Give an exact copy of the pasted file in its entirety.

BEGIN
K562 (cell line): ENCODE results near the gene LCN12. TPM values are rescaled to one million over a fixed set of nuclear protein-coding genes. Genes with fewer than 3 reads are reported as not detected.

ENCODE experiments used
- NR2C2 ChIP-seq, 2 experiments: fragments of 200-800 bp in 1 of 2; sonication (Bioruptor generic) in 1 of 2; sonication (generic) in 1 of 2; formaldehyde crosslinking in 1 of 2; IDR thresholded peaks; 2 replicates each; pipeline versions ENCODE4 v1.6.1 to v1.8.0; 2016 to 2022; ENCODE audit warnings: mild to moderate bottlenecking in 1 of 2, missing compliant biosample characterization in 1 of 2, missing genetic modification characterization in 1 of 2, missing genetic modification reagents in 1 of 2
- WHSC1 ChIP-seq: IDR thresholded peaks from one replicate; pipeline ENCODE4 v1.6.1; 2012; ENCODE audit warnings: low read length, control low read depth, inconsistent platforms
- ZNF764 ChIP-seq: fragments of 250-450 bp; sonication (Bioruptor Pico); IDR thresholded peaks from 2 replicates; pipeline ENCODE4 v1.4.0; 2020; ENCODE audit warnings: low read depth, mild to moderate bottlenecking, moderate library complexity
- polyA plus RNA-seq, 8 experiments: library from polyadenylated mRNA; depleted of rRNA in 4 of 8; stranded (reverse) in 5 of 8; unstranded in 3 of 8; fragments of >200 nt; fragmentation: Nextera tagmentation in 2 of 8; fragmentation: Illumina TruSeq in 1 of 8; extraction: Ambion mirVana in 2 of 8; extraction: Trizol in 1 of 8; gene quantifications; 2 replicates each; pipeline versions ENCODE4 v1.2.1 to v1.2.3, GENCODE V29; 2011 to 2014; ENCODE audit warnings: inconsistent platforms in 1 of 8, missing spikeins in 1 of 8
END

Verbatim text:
K562 (cell line): ENCODE results near the gene LCN12. TPM values are rescaled to one million over a fixed set of nuclear protein-coding genes. Genes with fewer than 3 reads are reported as not detected.

ENCODE experiments used
- NR2C2 ChIP-seq, 2 experiments: fragments of 200-800 bp in 1 of 2; sonication (Bioruptor generic) in 1 of 2; sonication (generic) in 1 of 2; formaldehyde crosslinking in 1 of 2; IDR thresholded peaks; 2 replicates each; pipeline versions ENCODE4 v1.6.1 to v1.8.0; 2016 to 2022; ENCODE audit warnings: mild to moderate bottlenecking in 1 of 2, missing compliant biosample characterization in 1 of 2, missing genetic modification characterization in 1 of 2, missing genetic modification reagents in 1 of 2
- WHSC1 ChIP-seq: IDR thresholded peaks from one replicate; pipeline ENCODE4 v1.6.1; 2012; ENCODE audit warnings: low read length, control low read depth, inconsistent platforms
- ZNF764 ChIP-seq: fragments of 250-450 bp; sonication (Bioruptor Pico); IDR thresholded peaks from 2 replicates; pipeline ENCODE4 v1.4.0; 2020; ENCODE audit warnings: low read depth, mild to moderate bottlenecking, moderate library complexity
- polyA plus RNA-seq, 8 experiments: library from polyadenylated mRNA; depleted of rRNA in 4 of 8; stranded (reverse) in 5 of 8; unstranded in 3 of 8; fragments of >200 nt; fragmentation: Nextera tagmentation in 2 of 8; fragmentation: Illumina TruSeq in 1 of 8; extraction: Ambion mirVana in 2 of 8; extraction: Trizol in 1 of 8; gene quantifications; 2 replicates each; pipeline versions ENCODE4 v1.2.1 to v1.2.3, GENCODE V29; 2011 to 2014; ENCODE audit warnings: inconsistent platforms in 1 of 8, missing spikeins in 1 of 8